Sunday, January 5, 2014

Cami's Trip to Mexico (Part 1)

My mom let my big brother steal my room and mess up my bed while he's home from JMU for winter break, so I decided to steal her blog as revenge. I hope you don't mind.

I am going to tell you a story about a 16 year old girl. This girl loved nothing more than Christmas. She loved singing Christmas carols. She loved baking cookies until her hands fell off and her jeans didn't fit. She loved sneaking up the stairs past midnight on Christmas Eve to sit and stare at the glowing tree. But most of all she loved being with her family. She loved watching the movie Elf with her siblings. She loved watching her sister scream delighted thank you's as she unwrapped her presents (so loud Santa definitely heard them from the North Pole.) She loved it all... So what on earth was this girl doing 2,000 miles away from her home and family on Christmas?

It all started a year ago when I was eating lunch in the school cafeteria and my friend told me she was going on a service trip to El Salvador to assist impoverished people. I immediately knew I wanted to do a service trip somewhere, someday.... but it was always a faraway dream that I knew wouldn't happen for years. As junior year rolled around and the thief called AP calculus stole my life from me, my dream faded further into the shadows. I had just about decided to wait until after college to check service trip off my bucket list when my grandpa called with the news that his brother Buddy and family would be traveling to Mexico to build house for families in need over Christmas break AND THEY WERE GOING TO LET ME GO WITH THEM!!! Not much else in the world could have actually made me WANT to leave my house for Christmas. Arrangements were thrown together in a couple short weeks (by my wonderful parents, grandpa, and aunt and uncle). It was quickly decided that I would fly to Utah and stay with my grandparents for 4 days before driving to Mexico with Buddy and his family where we would stay in Puerto Penasco (Rocky Point) for 5 days.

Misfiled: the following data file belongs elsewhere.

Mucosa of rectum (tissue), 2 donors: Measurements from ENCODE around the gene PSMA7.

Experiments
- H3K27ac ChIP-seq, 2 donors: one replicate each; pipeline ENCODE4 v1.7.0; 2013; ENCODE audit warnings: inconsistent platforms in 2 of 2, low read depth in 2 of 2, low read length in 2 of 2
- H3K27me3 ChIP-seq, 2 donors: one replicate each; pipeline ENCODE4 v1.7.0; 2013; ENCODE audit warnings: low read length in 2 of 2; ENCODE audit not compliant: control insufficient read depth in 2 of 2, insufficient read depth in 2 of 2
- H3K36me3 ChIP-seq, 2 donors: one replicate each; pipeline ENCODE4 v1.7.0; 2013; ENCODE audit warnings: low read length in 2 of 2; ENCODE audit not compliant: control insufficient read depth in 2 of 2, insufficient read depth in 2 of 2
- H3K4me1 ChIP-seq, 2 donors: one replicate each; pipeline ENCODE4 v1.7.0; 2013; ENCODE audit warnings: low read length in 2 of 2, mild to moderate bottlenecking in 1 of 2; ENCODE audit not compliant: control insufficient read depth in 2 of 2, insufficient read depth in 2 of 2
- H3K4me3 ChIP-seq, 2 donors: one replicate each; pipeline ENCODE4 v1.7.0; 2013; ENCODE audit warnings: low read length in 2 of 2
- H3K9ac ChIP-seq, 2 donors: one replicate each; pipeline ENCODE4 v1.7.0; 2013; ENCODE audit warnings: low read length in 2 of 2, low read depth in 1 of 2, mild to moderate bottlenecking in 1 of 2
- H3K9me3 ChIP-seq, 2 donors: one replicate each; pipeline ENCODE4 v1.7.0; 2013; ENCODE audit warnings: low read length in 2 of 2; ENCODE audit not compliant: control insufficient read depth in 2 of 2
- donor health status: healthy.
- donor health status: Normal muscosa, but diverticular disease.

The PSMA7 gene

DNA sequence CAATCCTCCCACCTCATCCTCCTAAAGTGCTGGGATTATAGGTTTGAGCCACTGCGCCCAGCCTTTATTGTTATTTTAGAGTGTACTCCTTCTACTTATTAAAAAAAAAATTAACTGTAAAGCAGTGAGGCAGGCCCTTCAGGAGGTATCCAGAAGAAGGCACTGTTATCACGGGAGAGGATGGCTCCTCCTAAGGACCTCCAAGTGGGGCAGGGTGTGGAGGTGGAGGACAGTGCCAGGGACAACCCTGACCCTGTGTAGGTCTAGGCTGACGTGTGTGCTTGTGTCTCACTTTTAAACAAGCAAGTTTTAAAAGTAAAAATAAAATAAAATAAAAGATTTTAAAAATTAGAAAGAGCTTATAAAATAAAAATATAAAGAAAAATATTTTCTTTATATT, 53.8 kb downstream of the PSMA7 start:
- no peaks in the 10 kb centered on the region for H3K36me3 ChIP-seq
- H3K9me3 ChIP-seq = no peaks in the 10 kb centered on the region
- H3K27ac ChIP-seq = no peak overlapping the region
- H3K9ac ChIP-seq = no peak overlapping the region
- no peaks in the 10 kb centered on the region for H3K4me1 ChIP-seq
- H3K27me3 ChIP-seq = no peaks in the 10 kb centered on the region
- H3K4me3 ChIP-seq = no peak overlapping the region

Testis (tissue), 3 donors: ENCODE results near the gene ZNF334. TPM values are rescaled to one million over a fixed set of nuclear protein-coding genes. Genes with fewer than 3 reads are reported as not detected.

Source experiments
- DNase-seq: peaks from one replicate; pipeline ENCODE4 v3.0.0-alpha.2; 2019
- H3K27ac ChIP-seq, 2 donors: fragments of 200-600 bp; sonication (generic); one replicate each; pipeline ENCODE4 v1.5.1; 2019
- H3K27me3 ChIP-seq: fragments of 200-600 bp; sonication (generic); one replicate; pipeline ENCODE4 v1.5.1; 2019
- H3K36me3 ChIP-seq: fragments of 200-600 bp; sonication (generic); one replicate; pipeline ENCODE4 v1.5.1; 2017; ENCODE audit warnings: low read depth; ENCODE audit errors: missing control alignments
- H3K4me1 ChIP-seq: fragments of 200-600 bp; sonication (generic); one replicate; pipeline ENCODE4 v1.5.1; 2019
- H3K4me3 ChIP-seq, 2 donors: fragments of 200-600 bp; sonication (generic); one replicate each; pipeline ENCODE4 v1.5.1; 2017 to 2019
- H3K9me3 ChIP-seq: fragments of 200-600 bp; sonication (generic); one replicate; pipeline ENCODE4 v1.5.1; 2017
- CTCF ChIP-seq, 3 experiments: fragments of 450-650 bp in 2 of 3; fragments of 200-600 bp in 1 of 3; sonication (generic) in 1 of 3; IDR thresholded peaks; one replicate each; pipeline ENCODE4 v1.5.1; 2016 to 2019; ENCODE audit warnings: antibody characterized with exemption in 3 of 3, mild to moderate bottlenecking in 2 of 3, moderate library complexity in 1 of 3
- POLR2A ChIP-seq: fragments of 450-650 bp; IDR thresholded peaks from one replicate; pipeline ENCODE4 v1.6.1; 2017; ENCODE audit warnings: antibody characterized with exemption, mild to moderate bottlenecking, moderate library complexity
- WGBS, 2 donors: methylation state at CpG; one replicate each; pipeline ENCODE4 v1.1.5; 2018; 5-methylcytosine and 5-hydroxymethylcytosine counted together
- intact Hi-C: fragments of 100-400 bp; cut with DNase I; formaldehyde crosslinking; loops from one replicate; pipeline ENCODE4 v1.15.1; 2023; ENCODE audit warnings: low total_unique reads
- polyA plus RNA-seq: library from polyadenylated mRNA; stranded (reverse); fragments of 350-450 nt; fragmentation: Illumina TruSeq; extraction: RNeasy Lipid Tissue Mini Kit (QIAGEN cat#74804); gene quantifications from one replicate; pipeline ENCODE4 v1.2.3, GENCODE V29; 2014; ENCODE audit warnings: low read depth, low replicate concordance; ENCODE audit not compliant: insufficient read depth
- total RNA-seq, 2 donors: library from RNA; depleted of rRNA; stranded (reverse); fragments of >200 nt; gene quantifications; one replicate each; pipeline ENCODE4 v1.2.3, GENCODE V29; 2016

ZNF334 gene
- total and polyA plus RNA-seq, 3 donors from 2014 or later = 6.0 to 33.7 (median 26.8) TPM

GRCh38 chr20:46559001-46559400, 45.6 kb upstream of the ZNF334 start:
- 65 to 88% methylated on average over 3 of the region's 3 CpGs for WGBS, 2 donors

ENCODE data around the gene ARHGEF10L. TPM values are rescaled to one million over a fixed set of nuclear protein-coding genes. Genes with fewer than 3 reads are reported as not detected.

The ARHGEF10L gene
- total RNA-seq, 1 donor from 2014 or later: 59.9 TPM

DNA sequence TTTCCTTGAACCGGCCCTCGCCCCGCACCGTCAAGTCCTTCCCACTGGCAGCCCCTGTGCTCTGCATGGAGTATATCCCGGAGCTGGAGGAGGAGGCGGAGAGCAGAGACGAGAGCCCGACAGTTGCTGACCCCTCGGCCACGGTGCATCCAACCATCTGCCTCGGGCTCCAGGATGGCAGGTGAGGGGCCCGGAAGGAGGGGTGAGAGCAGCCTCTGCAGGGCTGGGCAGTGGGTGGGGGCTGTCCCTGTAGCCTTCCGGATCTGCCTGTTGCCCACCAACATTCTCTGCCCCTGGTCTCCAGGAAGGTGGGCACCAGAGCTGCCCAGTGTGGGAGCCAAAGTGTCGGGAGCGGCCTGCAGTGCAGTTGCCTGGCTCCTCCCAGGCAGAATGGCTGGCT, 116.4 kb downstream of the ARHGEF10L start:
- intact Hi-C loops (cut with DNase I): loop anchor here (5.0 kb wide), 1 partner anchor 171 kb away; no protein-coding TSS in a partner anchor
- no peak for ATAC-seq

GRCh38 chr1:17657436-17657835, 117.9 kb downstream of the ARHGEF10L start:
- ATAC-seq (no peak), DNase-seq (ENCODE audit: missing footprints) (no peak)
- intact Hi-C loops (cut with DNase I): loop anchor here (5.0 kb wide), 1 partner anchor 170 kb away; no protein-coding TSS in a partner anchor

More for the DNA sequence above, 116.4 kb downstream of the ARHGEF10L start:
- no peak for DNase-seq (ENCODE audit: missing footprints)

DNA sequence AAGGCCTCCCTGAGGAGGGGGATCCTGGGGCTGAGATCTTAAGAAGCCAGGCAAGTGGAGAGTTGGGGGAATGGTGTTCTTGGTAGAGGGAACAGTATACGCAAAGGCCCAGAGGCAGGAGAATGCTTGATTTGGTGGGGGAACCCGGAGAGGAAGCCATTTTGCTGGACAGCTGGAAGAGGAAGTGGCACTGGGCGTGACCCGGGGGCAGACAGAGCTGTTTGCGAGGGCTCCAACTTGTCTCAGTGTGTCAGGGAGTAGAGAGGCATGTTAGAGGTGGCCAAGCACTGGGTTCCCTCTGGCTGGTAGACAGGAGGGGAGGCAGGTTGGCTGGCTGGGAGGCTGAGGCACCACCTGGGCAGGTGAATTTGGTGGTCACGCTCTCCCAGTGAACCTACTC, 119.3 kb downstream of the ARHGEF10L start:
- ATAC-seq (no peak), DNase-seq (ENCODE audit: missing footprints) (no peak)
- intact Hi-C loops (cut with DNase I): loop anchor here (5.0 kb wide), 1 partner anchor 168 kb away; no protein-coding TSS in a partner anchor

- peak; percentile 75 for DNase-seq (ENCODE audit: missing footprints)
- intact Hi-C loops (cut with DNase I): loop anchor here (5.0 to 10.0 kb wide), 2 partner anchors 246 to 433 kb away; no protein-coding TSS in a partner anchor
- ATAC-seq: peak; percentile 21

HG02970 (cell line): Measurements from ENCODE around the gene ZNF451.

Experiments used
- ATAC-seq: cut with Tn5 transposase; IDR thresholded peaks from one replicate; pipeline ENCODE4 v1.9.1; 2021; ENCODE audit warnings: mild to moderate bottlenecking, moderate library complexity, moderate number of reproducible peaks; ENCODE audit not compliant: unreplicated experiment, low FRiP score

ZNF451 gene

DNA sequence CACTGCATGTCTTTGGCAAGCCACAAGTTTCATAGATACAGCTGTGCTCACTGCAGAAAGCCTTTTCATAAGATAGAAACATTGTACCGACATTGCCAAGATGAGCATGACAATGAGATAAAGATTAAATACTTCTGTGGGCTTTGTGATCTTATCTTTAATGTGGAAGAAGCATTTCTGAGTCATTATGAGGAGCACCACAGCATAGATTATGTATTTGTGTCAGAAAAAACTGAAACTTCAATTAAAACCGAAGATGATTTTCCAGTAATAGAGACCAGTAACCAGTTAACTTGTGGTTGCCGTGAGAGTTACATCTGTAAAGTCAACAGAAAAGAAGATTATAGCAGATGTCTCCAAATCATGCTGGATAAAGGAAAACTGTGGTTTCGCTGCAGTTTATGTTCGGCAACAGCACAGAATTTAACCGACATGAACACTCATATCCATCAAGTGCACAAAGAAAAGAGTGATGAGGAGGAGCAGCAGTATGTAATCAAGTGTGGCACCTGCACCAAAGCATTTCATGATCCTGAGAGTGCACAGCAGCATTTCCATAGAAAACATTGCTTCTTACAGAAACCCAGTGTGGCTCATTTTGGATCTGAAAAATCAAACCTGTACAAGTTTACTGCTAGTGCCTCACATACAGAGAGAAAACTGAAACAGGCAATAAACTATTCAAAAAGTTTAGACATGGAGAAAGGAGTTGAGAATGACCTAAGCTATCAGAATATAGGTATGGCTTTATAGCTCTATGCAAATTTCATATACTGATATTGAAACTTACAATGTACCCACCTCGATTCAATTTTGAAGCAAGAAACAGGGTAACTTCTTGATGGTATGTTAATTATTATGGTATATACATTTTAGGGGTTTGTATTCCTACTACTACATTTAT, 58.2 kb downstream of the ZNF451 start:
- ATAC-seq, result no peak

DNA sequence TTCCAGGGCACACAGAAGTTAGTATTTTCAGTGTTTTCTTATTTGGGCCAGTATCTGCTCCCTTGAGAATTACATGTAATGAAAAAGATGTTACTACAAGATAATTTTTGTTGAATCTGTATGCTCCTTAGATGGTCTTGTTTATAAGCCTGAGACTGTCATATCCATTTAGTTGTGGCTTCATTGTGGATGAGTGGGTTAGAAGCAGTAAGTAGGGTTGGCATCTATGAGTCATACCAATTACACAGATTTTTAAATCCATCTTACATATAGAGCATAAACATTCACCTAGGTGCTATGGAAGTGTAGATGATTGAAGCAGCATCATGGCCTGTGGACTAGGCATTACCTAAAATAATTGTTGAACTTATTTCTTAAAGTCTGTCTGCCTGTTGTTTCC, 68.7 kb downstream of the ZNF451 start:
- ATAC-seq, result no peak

Before I even knew what was happening, it was just hours before my departure to Utah and I was packing my bags for the trip. That's when the reality of 'missing' Christmas finally hit me like a ton of bricks. I am embarrassed to say I almost ditched the whole thing right then and decided to stay home instead of embarking on my holiday adventure. Don't get me wrong now, I REALLY wanted to go. Like a lot. But I'm a sucker for Christmas and traditions and my family so I almost didn't. I'm pretty sure my mom wanted me to stay home too but being the awesome future teller person that she is, she somehow knew already that it was an experience I needed to have so I let her escort me to the airport and put me on a plane to Utah. 

And so it was that the girl who loved Christmas said goodbye to her family and flew to Utah all alone, just days before her beloved traditions would begin.

The second I stepped off the plane in Utah my fears were put to rest as my Grandma, Grandpa, Nana, Aunt, and Uncle immediately set to work making my Christmas as busy and full of excitement. We baked, sang Christmas carols, played in the snow, and baked some more. The days leading up to Christmas were full of family and fun. I almost didn't even miss my family in Virginia...almost.